The market for Jermaine Dye

Leave a comment

When Vladimir Guerrero agreed to terms with the Rangers on Saturday
night, it dealt a heavy blow to the market for free agent outfielder
Jermaine Dye. The Rangers maintained dialogue with Dye even as
they negotiated with Guerrero, offering both similar base salaries in
the area of the $3-5 million. According to Evan Grant of the Dallas
Morning News, manager Ron Washington met with Dye in California as recently as Friday.

Dye, who turns 36 later this month, now finds himself in a free agent
market with few remaining opportunities. Let’s take a quick look at a couple
possible fits.

Yankees: The World Champions
have denied interest in the past and Dye wouldn’t really fit in their
outfield — he’s only played 27 games in left field in his career and
rates as one of the worst defensive outfielders in the major leagues — but he
would come at half the price of Johnny Damon and projects as a powerful
right-handed bat off the bench or insurance for the oft-injured Nick
Johnson. That said, the versatile Jerry Hairston
Jr. would probably be a better fit for the team’s needs.

Giants: Probably the most
logical destination for the California-native, the Giants may be
willing to live with his shoddy defense if it means he can add some
punch to their lineup. There are a lot of moving parts in San
Francisco, as Mark DeRosa could possibly play third base with Pablo
Sandoval sliding over to first base and the recently re-signed Juan
Uribe returning to a super utility role. As it stands right now, the
Giants are still trying to sign a first baseman (they’ve been linked to
Adam LaRoche), a plan that would likely send DeRosa to the
outfield.

Braves: It’s a sentimental
choice since Dye was originally drafted by the Braves in 1993, but
don’t count on it happening. His addition would not only cripple their
defense, but it would make their lineup too right-handed. It would also
block top prospect Jason Heyward, who has primarily played right field
in the minor leagues.

As you can see, not much out there. Dye’s value couldn’t be much lower
after his second-half collapse, but remember that he has hit at least
24 home runs in six out of the last seven seasons. Someone will take a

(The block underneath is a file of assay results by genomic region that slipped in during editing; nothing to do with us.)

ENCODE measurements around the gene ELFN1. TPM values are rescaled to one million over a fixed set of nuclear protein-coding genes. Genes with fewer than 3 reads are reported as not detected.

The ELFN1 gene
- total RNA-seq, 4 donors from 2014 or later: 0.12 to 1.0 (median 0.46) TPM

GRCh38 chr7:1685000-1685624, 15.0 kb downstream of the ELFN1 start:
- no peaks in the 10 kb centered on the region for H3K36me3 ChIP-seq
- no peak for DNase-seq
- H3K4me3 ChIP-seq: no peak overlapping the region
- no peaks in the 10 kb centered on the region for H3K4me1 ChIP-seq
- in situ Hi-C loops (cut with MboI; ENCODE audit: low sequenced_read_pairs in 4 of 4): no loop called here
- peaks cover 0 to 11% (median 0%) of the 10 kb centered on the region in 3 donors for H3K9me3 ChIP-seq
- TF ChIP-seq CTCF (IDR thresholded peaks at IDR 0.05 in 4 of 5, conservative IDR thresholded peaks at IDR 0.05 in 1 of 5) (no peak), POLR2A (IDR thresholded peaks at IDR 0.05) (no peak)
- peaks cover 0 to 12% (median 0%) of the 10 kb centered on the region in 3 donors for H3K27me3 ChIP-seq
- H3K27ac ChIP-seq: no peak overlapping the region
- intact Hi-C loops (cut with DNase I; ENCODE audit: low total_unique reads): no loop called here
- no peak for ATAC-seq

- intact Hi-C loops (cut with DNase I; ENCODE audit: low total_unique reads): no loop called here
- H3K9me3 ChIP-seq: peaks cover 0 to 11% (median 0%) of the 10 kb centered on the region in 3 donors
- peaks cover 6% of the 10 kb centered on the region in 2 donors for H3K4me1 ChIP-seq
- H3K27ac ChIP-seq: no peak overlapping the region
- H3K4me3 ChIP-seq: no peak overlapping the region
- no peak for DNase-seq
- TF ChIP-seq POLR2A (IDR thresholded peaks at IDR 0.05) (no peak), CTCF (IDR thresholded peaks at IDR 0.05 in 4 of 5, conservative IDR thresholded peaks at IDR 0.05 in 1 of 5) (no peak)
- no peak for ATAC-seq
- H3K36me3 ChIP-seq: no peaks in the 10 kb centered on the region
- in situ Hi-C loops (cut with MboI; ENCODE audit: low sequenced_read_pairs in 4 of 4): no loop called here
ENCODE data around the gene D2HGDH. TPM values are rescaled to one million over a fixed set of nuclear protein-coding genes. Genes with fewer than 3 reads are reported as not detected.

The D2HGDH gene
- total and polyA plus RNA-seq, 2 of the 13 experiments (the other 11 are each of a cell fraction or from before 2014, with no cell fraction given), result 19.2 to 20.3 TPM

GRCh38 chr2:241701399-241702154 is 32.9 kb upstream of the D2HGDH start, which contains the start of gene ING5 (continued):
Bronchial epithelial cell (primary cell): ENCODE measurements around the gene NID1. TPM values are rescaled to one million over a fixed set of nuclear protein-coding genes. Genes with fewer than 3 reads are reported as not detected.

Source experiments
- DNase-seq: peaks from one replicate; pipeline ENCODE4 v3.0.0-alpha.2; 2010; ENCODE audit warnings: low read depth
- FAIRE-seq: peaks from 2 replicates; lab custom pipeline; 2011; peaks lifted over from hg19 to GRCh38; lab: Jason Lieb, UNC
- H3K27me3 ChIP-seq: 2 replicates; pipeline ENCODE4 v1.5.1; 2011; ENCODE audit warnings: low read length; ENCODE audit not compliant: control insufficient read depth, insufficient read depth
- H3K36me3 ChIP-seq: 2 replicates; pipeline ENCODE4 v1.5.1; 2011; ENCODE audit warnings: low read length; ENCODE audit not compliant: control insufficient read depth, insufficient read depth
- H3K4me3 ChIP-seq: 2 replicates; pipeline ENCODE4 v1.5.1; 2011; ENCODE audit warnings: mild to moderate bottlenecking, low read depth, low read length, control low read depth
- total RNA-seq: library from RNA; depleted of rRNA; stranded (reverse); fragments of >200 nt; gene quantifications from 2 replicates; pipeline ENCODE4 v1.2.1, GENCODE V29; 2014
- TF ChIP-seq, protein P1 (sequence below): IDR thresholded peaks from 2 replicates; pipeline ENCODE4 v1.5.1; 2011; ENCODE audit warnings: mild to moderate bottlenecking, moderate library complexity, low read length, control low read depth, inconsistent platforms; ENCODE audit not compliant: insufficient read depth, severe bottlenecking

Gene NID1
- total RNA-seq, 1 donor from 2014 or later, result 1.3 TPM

chance on a rebound.

Report: Mariners have interest in Reds’ Jay Bruce

ATLANTA, GA - JUNE 14:  Jay Bruce #32 of the Cincinnati Reds waits to bat prior to hitting a three-run homer in the first inning against the Atlanta Braves at Turner Field on June 14, 2016 in Atlanta, Georgia.  (Photo by Kevin C. Cox/Getty Images)
Kevin C. Cox/Getty Images
4 Comments

ESPN’s Jerry Crasnick reports that the Mariners are among the teams that have contacted the Reds about outfielder Jay Bruce. The Mariners enter play Wednesday 51-48, six games out of first place in the AL West and 4.5 games out of the second AL Wild Card slot. Adding an impact bat like Bruce could help in their effort to reach the postseason.

Norichika Aoki and Seth Smith have handled the bulk of the playing time in left field. While Smith has hit well, Aoki has not. Bruce came into Wednesday’s game against the Giants batting .271/.324/.567 with 24 home runs and a league-best 78 RBI.

Bruce can become a free agent after the season if his controlling team declines his $13 million club option for the 2017 season by paying him a $1 million buyout. If he’s traded mid-season, his new team won’t be able to make him a qualifying offer, so the club option may be more enticing than it looks at first glance.

The Padres have homered in 25 consecutive games, tying an NL record

SAN DIEGO, CALIFORNIA - JULY 16:  Adam Rosales #9 of the San Diego Padres hits an RBI single during the tenth inning of a baseball game against the San Francisco Giants at PETCO Park on July 16, 2016 in San Diego, California.   (Photo by Denis Poroy/Getty Images)
Denis Poroy/Getty Images
8 Comments

A third-inning two-run home run by Adam Rosales off of R.A. Dickey put the Padres up 2-0, but it also helped the Padres tie a National League record. The Padres have homered in 25 consecutive games, matching the 1998 Braves, the 1994 Tigers, and the 1941 Yankees. The major league record is 27, set by the 2002 Rangers.

The Padres hit three in total on Wednesday in an 8-4 victory against the Blue Jays. One of those dingers was an eighth-inning solo shot by rookie Alex Dickerson, who has now homered in four consecutive games himself. The one he hit on Monday is worth watching, as it got into the upper deck at the Rogers Centre.

As the Padres recently traded Melvin Upton, Jr. to the Jays, Dickerson is likely going to see regular playing time. That’s especially true if he keeps hitting like this.